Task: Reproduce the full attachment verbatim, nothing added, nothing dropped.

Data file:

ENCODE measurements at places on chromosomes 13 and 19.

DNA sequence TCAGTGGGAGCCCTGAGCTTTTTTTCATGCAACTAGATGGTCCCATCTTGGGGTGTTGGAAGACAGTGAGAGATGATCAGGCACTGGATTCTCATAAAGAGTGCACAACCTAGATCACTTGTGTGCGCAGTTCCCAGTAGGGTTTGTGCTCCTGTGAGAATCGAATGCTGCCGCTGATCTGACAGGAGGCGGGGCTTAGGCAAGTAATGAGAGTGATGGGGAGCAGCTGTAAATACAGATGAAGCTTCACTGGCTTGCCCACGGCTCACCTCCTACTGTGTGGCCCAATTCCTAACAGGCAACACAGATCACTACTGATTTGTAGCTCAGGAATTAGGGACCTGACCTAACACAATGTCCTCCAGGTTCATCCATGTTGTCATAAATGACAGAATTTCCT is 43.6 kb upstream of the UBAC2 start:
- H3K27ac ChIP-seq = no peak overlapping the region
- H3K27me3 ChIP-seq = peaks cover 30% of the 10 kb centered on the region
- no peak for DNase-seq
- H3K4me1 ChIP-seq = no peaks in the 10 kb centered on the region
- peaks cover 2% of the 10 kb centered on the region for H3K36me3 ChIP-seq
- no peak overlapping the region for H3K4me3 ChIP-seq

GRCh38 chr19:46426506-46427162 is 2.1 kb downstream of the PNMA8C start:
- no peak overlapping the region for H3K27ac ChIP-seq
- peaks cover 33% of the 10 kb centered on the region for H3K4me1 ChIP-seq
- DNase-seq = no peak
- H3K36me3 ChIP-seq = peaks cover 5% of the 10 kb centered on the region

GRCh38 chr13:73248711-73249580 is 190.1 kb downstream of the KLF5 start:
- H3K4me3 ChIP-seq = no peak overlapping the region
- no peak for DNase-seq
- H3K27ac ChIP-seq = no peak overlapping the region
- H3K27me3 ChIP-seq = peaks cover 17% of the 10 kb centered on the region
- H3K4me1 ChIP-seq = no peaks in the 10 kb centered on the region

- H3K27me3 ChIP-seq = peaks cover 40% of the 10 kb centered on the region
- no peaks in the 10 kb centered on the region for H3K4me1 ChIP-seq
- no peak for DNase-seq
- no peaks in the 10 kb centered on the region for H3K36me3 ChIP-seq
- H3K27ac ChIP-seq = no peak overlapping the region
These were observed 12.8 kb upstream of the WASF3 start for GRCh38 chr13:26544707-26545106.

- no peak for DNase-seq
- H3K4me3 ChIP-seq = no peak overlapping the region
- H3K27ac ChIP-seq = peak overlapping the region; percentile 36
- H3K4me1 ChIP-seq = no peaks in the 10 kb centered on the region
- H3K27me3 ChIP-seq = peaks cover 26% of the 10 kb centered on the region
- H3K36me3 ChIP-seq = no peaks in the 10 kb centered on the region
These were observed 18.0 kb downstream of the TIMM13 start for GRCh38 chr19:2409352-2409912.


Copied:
ENCODE measurements at places on chromosomes 13 and 19.

DNA sequence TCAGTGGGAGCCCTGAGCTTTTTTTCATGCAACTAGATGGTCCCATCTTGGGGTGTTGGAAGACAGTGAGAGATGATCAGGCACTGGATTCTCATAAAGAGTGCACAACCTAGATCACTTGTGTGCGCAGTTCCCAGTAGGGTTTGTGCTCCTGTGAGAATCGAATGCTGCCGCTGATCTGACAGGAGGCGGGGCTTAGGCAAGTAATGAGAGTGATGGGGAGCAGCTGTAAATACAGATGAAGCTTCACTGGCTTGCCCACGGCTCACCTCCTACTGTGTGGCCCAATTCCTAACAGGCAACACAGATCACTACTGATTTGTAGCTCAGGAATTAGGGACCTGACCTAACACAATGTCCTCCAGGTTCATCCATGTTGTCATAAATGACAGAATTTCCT is 43.6 kb upstream of the UBAC2 start:
- H3K27ac ChIP-seq = no peak overlapping the region
- H3K27me3 ChIP-seq = peaks cover 30% of the 10 kb centered on the region
- no peak for DNase-seq
- H3K4me1 ChIP-seq = no peaks in the 10 kb centered on the region
- peaks cover 2% of the 10 kb centered on the region for H3K36me3 ChIP-seq
- no peak overlapping the region for H3K4me3 ChIP-seq

GRCh38 chr19:46426506-46427162 is 2.1 kb downstream of the PNMA8C start:
- no peak overlapping the region for H3K27ac ChIP-seq
- peaks cover 33% of the 10 kb centered on the region for H3K4me1 ChIP-seq
- DNase-seq = no peak
- H3K36me3 ChIP-seq = peaks cover 5% of the 10 kb centered on the region

GRCh38 chr13:73248711-73249580 is 190.1 kb downstream of the KLF5 start:
- H3K4me3 ChIP-seq = no peak overlapping the region
- no peak for DNase-seq
- H3K27ac ChIP-seq = no peak overlapping the region
- H3K27me3 ChIP-seq = peaks cover 17% of the 10 kb centered on the region
- H3K4me1 ChIP-seq = no peaks in the 10 kb centered on the region

- H3K27me3 ChIP-seq = peaks cover 40% of the 10 kb centered on the region
- no peaks in the 10 kb centered on the region for H3K4me1 ChIP-seq
- no peak for DNase-seq
- no peaks in the 10 kb centered on the region for H3K36me3 ChIP-seq
- H3K27ac ChIP-seq = no peak overlapping the region
These were observed 12.8 kb upstream of the WASF3 start for GRCh38 chr13:26544707-26545106.

- no peak for DNase-seq
- H3K4me3 ChIP-seq = no peak overlapping the region
- H3K27ac ChIP-seq = peak overlapping the region; percentile 36
- H3K4me1 ChIP-seq = no peaks in the 10 kb centered on the region
- H3K27me3 ChIP-seq = peaks cover 26% of the 10 kb centered on the region
- H3K36me3 ChIP-seq = no peaks in the 10 kb centered on the region
These were observed 18.0 kb downstream of the TIMM13 start for GRCh38 chr19:2409352-2409912.